You Need to Stand for Something

A weak leader will fall for any sorry tale, while true leadership requires the strength and courage to stand on your values. Covid has given us both.

You Need to Stand for Something
Photo by White Field Photo / Unsplash

Have you ever thought that your body had been completely drained of energy, and yet you still had so much more to do? If so, I am feeling your pain!

Moving house is stressful enough without the removal company failing to show up and then having to spend hours phoning around for a replacement.

As luck would have it, we found a super chap who was happy to help us out, albeit over several days due to his other commitments.

His lads turned up today, and they were cracker guys who seemed to love their job. The chap in charge even had some experience with the Canberra political bubble, which made for some hilarious stories.

I asked him how he felt after a day of moving furniture, and he said it was a walk in the park compared with politics. I had to agree with him, but alarmingly, he seemed to know more of the peccadilloes of politicians than I did!

It made me realise that good things can come from almost any circumstance, and by the time this hits your inbox, I hope to be back in a Zen-like state!

However, to achieve that peaceful goal, I'll have to ignore the dystopian fantasies of SA Premier Steven Marshall. He courageously confessed his dream-like state at Tuesday's Australian Hotels Association luncheon.

I use the term 'courageously' in tribute to Sir Humphrey Appleby.

After joining the growing list of premiers completely overreacting to Coronavirus, Marshall had the audacity to boast of his successes while ignoring his litany of failures.

He was particularly proud of stopping the 'brain drain' from South Australia to other states this year. He proclaimed:

"We are keeping our best and brightest here in SA."

It all sounded terrific until a wise man close to me muttered, "That's only because you kept the borders closed, you fool".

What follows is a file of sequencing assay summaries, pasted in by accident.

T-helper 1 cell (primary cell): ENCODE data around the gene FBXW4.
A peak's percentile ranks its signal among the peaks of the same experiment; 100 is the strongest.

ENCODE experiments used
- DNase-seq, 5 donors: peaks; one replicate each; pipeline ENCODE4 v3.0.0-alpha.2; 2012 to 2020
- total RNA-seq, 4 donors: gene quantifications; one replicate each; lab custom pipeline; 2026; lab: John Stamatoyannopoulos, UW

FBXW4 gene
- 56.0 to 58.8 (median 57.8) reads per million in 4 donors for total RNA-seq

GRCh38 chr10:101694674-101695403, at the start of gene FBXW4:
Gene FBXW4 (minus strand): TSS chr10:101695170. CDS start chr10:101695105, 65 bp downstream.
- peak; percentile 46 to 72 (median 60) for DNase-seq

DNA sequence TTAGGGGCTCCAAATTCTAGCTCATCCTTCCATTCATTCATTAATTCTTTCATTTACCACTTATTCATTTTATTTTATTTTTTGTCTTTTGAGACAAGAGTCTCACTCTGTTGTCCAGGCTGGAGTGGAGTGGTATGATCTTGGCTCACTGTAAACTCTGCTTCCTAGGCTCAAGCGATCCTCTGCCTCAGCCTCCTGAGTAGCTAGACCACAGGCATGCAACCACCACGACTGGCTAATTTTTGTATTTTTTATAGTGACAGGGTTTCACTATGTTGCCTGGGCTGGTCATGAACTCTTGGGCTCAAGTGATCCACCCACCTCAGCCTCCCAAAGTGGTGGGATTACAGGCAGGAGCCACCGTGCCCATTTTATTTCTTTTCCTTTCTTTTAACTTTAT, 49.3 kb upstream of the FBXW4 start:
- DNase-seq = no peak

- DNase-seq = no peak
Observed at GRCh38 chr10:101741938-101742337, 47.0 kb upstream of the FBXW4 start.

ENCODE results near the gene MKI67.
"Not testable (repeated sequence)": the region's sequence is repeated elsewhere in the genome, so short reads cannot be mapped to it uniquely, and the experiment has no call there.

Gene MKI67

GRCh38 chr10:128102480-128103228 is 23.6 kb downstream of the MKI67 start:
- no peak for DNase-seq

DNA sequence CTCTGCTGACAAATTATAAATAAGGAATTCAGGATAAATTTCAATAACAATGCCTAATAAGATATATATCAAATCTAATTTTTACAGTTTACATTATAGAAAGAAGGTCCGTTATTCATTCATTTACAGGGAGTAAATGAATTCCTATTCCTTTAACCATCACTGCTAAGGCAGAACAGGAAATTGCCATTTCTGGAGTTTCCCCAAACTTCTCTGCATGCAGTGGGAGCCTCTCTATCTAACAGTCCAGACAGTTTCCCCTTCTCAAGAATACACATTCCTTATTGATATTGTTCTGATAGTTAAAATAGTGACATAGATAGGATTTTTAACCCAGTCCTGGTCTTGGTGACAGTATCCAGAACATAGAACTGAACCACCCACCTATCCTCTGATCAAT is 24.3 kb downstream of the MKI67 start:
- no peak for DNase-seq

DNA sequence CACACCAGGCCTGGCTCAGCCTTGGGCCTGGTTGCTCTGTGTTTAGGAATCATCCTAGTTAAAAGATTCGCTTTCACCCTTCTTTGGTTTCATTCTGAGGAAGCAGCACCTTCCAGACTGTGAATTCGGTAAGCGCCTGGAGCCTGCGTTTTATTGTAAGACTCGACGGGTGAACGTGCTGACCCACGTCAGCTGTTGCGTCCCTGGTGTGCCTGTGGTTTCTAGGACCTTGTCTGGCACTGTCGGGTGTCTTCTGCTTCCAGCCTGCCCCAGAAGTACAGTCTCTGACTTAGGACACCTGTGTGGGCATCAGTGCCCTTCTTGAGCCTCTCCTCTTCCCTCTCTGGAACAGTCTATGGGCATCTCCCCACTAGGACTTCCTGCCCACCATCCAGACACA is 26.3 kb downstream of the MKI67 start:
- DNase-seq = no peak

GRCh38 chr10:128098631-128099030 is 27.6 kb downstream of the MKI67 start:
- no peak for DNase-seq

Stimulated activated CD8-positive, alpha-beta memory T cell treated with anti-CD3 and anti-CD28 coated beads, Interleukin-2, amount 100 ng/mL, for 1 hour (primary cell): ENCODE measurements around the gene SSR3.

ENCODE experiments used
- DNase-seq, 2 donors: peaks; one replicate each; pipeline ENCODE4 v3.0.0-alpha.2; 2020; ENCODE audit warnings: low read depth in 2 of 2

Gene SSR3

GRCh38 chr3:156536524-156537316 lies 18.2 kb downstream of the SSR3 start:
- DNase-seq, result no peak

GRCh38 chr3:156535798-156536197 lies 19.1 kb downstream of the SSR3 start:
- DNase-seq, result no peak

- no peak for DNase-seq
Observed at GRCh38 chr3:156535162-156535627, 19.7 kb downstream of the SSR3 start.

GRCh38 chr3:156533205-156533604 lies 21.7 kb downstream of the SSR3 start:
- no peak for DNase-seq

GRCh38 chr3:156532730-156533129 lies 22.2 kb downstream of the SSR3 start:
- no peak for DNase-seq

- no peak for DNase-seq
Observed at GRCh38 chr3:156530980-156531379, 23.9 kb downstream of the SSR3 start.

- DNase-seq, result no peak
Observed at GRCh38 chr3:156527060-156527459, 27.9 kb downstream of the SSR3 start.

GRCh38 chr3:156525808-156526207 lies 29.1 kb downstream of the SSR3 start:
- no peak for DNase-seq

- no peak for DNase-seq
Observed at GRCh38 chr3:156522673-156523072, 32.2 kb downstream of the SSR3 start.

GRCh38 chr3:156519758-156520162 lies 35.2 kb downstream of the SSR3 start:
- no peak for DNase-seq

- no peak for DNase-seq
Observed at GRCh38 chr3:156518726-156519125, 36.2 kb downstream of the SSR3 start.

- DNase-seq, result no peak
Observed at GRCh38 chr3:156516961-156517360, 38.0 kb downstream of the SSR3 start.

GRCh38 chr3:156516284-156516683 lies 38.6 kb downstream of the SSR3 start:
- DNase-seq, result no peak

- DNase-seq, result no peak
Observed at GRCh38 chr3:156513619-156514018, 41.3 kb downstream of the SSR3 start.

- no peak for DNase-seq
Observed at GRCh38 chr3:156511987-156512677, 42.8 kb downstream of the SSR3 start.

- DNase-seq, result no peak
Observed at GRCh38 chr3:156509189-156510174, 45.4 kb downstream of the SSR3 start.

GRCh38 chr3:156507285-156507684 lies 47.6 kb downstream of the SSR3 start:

It reminded me of the boy who dared speak of the Emperor's non-existent new clothes.

How any politician can open themselves up to such ridicule in a scripted speech to a usually sympathetic audience is beyond me. However, it demonstrates how our state political leaders are removed from real-world consequences.

None of them have suffered any loss as they closed down thousands of businesses.

Their tax-payer-funded chauffeur still picks them up, the monthly salary keeps rolling in, and the bubble-like adulation from sycophantic staff continues unabated.

The Premier's perception of greatness was only reinforced by the polls showing how grateful the brainwashed public was.

However, I now sense a subtle change in public sentiment.

Many in the business community now realise how weak and hopeless many state premiers have been and are openly considering the alternatives. In some cases, it is the Liberal alternative; in others, they are open to Labor.

It's a different story at the Federal level though.

The PM is total mastery of his domain.

Partly, that's because the Albanese-led opposition could be more robust, but it is also because Morrison seems to read the public mood very well.

I am the first to admit the Feds haven't done everything right, but they have been a darn sight better than their state counterparts. The real challenge for them going forward will be our economy and jobs.

In the end, that is how the electorate will judge them.

It's been a consistent refrain from me that we shouldn't put COVID or Climate Change before jobs; however, we cannot afford to put jobs before China.

The Chinese attack on our exports is a form of war. We cannot afford to surrender, but we also must be very mindful of the consequences. The longer the trade war continues, the more painful it will be for many Australian industries.

However, the sooner we can wean ourselves off the Chinese teat, the better off we will be in the long run.

Managing that transition will be the greatest challenge for the Morrison government. How that plays out will determine every Australian's political and personal fortune.

It brings me back to the adage, "If you don't stand for something, you'll fall for anything."

Our government and all Australians need to stand together in the face of oppressive bullying from a totalitarian state.

Our independence, our sovereignty and our self-determination are not for sale. It never has been, and it never will be. Now is as good a time to remind the Chinese Communist Party of that.

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